Managing the Micromanager

The job description did not include managing a micromanager. In essence, micromanagers are individuals who feel insecure about tasks being completed the way they want them done. Don't take it personal. Some managers feel that they would do the project themselves just so they know it will get done their way. Here a 4 ways to provide security for the micromanager:

1. Provide frequent updates.

In an effort to curb the constant interruptions by your supervisor who is inquiring about your status on a project, give him constant updates so that he can be assured that you are in the process of completion. If possible, give a time when the project will be completed. If others are involved in the project, cc your manager on emails so that they are kept in the "loop."

2. Ask questions. Repeat responses.
Asking questions and providing a summary of the response gives the manager assurance that you understand the project.

3. Take notes
When presented with a new project or update, get a pen and notepad and take notes. This also shows the manager that you are being attentive to the project and also provides a sense of security to the manager.

4. Provide assurance and be assertive.
Let your manager know that you will be working on the project during certain times of the day which require your full attention. Assure your supervisor you will let him know your progress. This should imply when you are working on the project and informs the supervisor that he will be updated on the project's status soon.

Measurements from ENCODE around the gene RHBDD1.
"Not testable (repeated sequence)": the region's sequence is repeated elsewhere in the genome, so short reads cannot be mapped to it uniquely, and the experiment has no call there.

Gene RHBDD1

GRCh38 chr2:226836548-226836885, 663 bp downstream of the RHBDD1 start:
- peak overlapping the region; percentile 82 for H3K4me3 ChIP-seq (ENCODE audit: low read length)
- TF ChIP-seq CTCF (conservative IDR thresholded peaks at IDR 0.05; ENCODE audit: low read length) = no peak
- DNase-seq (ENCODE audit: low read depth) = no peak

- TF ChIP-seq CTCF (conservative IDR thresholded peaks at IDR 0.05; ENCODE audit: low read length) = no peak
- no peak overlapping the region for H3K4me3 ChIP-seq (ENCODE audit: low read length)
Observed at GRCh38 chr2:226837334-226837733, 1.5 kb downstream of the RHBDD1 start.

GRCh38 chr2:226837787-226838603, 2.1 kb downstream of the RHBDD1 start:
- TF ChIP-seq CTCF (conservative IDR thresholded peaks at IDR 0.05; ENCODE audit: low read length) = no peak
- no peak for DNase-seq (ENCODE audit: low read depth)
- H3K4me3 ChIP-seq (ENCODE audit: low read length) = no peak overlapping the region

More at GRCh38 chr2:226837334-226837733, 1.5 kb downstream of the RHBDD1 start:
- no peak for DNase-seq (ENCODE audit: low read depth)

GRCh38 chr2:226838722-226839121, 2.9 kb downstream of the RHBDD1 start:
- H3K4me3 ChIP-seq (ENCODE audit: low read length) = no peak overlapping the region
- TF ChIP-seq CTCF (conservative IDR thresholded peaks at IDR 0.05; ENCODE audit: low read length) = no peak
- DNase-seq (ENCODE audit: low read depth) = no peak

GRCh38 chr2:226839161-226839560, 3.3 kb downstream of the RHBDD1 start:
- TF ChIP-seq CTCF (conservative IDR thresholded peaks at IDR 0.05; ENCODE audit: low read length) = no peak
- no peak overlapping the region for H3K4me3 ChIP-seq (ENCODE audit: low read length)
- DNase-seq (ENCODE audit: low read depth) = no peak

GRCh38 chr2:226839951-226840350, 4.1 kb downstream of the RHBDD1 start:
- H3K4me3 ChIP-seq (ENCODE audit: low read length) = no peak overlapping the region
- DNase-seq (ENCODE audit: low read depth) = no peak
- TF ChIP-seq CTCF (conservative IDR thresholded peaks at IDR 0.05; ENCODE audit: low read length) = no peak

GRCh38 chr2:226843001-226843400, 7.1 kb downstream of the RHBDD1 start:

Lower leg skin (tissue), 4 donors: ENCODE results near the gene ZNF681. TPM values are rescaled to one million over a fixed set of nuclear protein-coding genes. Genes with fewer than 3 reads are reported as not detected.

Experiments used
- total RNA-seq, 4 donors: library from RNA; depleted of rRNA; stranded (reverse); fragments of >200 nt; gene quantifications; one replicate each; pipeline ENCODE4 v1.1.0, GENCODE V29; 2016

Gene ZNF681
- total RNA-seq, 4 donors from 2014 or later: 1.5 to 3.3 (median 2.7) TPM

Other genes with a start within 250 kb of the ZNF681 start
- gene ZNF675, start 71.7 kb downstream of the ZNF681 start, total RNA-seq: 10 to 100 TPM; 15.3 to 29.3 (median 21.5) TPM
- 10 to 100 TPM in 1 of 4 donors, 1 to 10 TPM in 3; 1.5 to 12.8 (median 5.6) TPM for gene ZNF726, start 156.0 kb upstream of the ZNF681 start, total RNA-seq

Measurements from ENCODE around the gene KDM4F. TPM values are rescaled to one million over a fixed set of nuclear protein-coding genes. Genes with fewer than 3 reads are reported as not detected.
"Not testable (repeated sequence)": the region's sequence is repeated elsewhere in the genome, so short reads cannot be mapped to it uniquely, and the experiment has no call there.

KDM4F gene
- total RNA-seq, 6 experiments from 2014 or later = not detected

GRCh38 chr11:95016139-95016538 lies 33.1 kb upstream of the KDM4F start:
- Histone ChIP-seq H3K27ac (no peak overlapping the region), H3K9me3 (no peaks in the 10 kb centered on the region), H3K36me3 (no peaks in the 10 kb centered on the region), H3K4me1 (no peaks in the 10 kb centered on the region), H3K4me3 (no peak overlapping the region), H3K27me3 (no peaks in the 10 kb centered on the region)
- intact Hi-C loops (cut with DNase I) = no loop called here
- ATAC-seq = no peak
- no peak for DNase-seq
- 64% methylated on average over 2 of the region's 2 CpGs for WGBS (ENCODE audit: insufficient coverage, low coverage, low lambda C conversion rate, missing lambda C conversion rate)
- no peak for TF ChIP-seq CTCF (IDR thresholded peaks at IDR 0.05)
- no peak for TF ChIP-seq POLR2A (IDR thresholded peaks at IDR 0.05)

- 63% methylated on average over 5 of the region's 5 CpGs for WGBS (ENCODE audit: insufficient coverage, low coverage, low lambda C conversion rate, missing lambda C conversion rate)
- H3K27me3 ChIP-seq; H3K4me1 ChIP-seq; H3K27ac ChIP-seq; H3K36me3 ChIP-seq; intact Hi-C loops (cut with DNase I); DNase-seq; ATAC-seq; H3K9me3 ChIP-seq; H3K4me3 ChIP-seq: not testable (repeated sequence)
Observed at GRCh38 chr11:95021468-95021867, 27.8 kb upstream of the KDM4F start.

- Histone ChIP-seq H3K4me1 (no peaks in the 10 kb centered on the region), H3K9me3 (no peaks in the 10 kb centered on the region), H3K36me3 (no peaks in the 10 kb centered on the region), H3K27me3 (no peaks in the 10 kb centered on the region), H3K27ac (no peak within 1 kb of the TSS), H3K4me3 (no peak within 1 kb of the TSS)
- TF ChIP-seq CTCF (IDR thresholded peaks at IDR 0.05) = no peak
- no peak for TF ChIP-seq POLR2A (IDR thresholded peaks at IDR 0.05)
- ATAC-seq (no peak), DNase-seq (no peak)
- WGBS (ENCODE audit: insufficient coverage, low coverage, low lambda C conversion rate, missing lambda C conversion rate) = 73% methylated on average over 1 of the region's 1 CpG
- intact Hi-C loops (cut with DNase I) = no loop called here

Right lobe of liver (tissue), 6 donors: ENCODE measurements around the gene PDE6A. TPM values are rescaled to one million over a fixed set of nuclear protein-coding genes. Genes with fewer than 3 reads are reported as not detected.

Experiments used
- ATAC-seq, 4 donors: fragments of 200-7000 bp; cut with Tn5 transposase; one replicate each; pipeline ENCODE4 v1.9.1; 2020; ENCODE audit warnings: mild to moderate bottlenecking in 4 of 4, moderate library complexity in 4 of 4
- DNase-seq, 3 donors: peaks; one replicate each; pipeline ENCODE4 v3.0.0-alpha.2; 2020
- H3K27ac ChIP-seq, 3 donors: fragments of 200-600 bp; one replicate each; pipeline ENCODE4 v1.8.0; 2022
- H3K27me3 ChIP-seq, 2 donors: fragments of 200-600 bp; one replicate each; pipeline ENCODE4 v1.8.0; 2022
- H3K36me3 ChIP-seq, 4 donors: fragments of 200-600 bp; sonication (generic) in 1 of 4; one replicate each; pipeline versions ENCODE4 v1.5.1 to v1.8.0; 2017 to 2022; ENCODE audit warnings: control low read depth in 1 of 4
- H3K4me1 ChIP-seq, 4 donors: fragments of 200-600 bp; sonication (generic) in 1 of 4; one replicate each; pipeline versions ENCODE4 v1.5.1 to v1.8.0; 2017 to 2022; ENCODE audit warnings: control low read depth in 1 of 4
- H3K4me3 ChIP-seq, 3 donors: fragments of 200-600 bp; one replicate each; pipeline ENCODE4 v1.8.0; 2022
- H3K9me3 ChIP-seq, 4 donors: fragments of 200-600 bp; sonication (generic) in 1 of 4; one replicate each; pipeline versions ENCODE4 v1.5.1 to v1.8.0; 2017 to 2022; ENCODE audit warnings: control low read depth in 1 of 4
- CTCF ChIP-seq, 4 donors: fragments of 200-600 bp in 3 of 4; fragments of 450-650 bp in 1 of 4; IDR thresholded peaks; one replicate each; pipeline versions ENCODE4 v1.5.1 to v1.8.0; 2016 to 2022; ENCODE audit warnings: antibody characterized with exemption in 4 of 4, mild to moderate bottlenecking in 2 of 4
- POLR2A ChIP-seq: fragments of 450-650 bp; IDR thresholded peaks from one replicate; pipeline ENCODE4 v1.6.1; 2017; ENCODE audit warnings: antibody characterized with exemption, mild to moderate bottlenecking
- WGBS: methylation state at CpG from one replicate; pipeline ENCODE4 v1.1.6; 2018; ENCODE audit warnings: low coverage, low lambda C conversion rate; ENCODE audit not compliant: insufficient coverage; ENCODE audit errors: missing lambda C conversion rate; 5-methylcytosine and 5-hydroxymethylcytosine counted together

Our job as office professionals, is to make our managers feel at ease so that the "fear"will dissolve and we will be asked to assist on future projects which will build experience and create the trust factor.

2 comments:

Patricia Robb said...

I must admit that I manage on the micro-side, although I am getting better, but yes, I would love all of the above and it would make my work life much better and I would feel better. Thanks for the post.

Patricia

Janet said...

I recently read a similar post on the Time.com site, and agree that all of these are helpful tips. However, when your micromanager takes matters to the sub-atomic particle level of analysis and manipulation, more time is wasted trying to manage the manager than actually doing the job. One employer actually provided a cash bonus to work for a particularly challenging individual, but I found myself spending the extra money on a psychiatrist, and decided it wasn't worth the hassle. Life's too short!